No Progressive Taxation without Discrimination? On the Generality of the Law in the Classical Liberal Tradition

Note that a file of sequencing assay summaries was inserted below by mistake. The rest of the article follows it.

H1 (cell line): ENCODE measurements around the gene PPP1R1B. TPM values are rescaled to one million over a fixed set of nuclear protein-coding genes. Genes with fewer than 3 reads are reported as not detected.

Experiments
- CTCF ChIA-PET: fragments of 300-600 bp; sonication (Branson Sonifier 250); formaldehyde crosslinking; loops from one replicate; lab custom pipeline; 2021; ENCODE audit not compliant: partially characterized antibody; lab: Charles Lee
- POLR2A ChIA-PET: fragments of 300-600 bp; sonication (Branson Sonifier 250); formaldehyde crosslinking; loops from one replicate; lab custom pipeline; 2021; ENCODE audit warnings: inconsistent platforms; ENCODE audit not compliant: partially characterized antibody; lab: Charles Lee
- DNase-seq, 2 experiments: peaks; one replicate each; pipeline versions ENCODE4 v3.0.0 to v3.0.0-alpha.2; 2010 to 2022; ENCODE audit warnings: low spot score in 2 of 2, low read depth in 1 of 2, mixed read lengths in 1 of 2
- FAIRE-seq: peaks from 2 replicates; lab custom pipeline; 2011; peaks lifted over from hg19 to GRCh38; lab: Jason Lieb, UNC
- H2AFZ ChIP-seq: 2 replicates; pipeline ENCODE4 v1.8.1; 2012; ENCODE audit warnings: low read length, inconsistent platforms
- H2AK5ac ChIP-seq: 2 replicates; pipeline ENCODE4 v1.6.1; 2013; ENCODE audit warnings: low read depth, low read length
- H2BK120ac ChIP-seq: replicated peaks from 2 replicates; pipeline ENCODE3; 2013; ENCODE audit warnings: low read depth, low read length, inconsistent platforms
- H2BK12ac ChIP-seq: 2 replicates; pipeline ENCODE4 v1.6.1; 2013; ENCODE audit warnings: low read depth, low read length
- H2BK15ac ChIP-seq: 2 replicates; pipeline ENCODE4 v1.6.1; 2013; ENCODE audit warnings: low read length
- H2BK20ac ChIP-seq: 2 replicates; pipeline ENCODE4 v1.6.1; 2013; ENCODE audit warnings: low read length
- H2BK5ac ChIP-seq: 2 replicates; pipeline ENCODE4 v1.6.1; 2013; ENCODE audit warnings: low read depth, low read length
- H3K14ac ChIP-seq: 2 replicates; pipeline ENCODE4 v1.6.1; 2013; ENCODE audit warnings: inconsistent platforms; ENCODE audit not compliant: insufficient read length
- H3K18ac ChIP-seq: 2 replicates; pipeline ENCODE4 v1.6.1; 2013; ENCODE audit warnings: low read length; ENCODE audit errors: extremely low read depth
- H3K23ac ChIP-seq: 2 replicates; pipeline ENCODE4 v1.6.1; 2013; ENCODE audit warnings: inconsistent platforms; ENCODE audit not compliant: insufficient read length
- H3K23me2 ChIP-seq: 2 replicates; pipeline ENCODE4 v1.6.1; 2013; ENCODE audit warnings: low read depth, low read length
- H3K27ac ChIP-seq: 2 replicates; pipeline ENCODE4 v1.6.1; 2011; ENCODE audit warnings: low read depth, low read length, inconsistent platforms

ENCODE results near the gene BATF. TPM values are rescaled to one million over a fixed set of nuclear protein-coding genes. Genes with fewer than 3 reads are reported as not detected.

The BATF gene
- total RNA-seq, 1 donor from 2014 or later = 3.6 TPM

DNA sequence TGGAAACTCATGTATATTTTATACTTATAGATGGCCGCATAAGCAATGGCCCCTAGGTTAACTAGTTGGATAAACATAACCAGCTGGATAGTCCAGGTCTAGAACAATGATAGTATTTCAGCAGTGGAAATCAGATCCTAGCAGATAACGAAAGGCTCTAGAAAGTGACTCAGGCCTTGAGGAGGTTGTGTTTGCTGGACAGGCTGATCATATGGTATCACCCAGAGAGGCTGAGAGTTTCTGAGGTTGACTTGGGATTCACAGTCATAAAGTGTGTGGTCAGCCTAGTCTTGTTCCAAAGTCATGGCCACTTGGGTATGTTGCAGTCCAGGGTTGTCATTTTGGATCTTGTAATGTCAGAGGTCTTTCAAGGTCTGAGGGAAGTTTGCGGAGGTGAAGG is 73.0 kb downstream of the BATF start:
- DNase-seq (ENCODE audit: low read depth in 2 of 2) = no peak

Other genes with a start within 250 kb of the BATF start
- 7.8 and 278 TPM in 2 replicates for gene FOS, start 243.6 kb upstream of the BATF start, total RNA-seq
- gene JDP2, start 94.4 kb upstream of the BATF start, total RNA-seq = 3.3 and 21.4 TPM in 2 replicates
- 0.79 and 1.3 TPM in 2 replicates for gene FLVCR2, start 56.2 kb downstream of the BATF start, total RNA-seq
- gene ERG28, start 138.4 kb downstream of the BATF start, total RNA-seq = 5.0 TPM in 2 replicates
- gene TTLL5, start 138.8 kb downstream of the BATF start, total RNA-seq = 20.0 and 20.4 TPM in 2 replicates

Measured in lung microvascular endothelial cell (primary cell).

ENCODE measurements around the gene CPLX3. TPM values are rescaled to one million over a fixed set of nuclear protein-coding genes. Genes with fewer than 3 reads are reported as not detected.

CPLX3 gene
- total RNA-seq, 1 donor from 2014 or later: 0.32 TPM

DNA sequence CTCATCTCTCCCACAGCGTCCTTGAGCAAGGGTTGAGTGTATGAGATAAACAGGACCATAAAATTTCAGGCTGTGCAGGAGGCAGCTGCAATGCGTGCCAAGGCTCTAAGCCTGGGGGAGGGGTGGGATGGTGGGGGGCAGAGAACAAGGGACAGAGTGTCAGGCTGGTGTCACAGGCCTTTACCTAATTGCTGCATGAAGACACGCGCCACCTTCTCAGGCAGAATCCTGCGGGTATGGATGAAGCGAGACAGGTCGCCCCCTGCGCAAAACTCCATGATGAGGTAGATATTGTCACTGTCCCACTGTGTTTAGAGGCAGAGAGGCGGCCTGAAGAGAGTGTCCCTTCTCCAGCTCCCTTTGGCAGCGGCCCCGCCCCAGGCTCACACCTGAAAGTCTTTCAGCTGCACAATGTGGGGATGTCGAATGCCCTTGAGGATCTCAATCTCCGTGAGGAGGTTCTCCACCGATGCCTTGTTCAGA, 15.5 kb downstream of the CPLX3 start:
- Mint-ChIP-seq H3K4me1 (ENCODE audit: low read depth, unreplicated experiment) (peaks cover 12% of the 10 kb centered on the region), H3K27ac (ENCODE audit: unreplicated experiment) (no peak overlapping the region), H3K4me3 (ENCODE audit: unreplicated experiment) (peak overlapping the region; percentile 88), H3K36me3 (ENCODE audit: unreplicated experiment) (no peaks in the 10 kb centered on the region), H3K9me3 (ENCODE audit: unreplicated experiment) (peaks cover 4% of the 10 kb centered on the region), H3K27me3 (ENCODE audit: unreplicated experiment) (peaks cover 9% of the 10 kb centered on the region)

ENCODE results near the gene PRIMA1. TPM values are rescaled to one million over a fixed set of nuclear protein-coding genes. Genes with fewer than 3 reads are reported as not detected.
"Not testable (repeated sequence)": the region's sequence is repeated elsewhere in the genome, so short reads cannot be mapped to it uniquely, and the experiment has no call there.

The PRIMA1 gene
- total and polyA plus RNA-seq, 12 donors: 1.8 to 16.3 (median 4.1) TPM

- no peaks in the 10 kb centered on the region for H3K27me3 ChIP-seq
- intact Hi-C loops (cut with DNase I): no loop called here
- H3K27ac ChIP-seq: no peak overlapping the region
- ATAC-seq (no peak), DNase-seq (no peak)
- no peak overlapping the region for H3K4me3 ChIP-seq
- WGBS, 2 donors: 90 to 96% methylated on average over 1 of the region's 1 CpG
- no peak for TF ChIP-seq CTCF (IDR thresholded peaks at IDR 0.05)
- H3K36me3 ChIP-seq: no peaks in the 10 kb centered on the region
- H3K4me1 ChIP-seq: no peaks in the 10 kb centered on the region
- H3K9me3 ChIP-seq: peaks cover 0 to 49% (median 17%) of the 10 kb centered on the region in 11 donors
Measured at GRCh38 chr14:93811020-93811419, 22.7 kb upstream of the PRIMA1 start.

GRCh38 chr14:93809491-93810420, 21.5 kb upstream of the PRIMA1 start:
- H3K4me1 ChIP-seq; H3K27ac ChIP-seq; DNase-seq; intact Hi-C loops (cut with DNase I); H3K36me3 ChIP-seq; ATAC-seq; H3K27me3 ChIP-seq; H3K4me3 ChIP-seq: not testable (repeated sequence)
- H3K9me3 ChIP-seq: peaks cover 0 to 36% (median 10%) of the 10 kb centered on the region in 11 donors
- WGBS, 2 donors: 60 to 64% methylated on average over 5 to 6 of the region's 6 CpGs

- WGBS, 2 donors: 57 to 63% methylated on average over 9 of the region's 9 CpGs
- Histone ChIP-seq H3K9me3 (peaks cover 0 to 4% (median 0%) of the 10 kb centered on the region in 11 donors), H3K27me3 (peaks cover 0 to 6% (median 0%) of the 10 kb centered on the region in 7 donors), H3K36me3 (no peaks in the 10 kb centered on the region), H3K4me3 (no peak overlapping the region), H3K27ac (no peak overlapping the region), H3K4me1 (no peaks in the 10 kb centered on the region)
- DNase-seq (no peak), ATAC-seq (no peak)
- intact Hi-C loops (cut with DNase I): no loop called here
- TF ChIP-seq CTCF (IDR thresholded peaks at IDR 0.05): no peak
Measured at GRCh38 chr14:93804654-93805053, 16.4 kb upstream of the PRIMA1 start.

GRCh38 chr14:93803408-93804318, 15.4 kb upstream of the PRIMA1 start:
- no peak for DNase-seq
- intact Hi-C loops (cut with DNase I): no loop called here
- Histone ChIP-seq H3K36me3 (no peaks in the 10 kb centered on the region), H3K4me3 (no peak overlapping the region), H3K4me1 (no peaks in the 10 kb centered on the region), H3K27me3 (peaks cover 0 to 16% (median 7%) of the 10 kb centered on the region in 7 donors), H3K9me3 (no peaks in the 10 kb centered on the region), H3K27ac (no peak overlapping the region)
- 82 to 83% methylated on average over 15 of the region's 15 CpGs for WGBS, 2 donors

Abstract: Any liberal theory that would take seriously the question of equality before the law is bound to engage with discrimination-related matters, and so long as one is a liberal one should oppose all discrimination coming from the state. This, however, may be a double-edged sword since many classical liberals have quite readily opposed progressive taxation by invoking its discriminatory nature. Some liberals will therefore conclude that one cannot establish different tax brackets, lest taxation be illiberal. This paper endeavours to refute this assumption. Progression may be compatible with the classical liberal concern for the rule of law, provided legislative discretion on tax-related matters is duly limited by the principle of generality, as well as by a certain standard of reasonable lawmaking. Through a careful distinction between four concepts of differential treatment, this paper demonstrates that progressive tax arrangements do not necessarily discriminate against the well-off, and that it can efficiently fulfill some legitimate classical liberals objectives.